And in response to your point about long-term psychological consequences, that is often but not always true. Though extreme levels of trauma are commonplace, I do know rape victims who suffered very little psychological consequences after rape; a family member was back in class the morning after the rape (and the rapist was in her class.) Even in the news for example I remember a couple weeks ago reading about a student who got a good grade in her degree after being raped and having to testify in court during her course and exam season.

        A full reply is on its way! 🙂


  3. OK, I’m a born hole-picker but…

    It would make logical sense to campaign for rapists not to rape, or for men to drink less in case they end up raping someone ‘accidentally’ (!), but who has the most at stake here? Most rapists get away with it, often because the victim is too ashamed or shocked to report it. Sounds like a good gig to me – get your jollies, and you don’t even have to pay. Why would a campaign to discourage potential rapists have any impact – especially since, as you say, alcohol doesn’t change who you are. If you’re a potential rapist drunk, you’re a potential rapist sober.

    The victim has the most to lose, so the victim is most likely to take notice of a campaign against rape. Yes, rape is always the fault of the rapist, but there are other factors in play, too. If I were a rapist, then which victim – whether my potential victim is known to me or not – would I rather pick? The girl who looks aware of her surroundings and in command of herself enough to give me a good kick in the ‘nads before running off to call the police, or the other girl who’s so drunk she can hardly stand up?

    Yes, it is wrong to blame the victim, yes it is wrong to equate sex you later regret with rape. (Actually, this works both ways: innocent men have been accused of rape by women who had consented and later regretted it.)

    (Also, if getting less drunk makes you less likely to wake up in the morning with massive embarrassment and, worse, potentially with an STD and/or pregnant, then hooray for drinking less. But that is a completely different campaign.)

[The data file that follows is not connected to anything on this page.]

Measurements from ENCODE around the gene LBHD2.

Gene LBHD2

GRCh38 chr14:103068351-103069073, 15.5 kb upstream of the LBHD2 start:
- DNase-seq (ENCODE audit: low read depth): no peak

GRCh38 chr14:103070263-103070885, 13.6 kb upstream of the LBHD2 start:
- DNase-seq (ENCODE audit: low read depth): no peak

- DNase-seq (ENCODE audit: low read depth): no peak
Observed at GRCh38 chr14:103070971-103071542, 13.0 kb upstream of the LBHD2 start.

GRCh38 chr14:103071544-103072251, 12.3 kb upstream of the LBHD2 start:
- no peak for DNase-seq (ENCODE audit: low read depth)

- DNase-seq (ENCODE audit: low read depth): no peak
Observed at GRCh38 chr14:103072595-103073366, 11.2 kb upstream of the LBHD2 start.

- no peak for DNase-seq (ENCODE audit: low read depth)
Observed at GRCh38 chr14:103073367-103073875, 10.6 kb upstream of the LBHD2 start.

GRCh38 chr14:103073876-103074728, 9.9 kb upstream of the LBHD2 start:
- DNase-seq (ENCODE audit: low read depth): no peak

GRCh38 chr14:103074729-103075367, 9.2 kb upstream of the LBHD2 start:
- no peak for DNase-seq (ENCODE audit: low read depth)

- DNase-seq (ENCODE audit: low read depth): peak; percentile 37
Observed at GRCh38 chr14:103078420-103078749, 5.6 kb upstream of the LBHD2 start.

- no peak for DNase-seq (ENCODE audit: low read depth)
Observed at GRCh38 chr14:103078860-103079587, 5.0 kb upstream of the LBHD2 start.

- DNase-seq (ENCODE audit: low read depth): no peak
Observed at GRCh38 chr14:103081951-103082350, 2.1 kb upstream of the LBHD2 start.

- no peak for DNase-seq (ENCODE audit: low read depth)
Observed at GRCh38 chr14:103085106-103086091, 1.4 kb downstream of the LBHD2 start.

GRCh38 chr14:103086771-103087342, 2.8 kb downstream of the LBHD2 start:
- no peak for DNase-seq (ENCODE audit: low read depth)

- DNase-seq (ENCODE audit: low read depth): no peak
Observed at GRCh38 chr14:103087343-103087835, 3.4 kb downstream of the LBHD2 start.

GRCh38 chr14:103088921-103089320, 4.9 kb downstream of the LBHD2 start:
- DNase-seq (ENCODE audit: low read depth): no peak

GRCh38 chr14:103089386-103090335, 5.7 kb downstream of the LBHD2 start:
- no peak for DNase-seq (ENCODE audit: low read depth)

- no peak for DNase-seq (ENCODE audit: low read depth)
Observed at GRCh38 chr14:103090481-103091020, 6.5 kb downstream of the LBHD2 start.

But there is such a thing as making yourself an easy victim. It’s the same with ‘burglar-proofing’ your house – nobody should have their house burgled. Burglary is always the burglar’s fault. But it’s still advisable to lock your doors and windows and maybe fit a burglar alarm. Because if your house doesn’t look like an easy target, burglars are less likely to make the effort, or if they try they may not be able to get in.

    On a population, policy-making level, it doesn’t matter whether a woman is sober or completely trolleyed. It’s still rape and it’s still wrong.

    But on an individual, personal-safety, don’t-let-the-victim-be-you level, it make sense to stay sober enough to be able to put knee to testicles if necessary. It is wrong to give women the idea that since they OUGHT to be safe, that they ARE safe. We have to deal with reality. And the reality is, if someone is going to be a victim tonight, you want to take steps for it to be NOT YOU. At its coldest, it’s like saving yourself from a rabid bear: you don’t have to move faster than the bear, you just have to move faster than the guy with you. You can’t control how strong you are (up to a point) or how good a fighter you are, or whether there are weapons in easy reach, but you CAN control whether or not you can best make use of the abilities that you do have to get away from an attacker.

    It would be nice it that wasn’t necessary, but it would be nice if we didn’t have to lock our doors, either.


      1. Of course. The soul of good debate is being able to hear someone else’s point of view and acknowledge when they’ve put their finger on a weakness in your argument. If one doesn’t want one’s words debated, one should keep them nice and safe on the inside of one’s skull!


  4. Fantastic job on this. I find it so ridiculous how all measures to stop rape are up to the women in the eyes of so many people.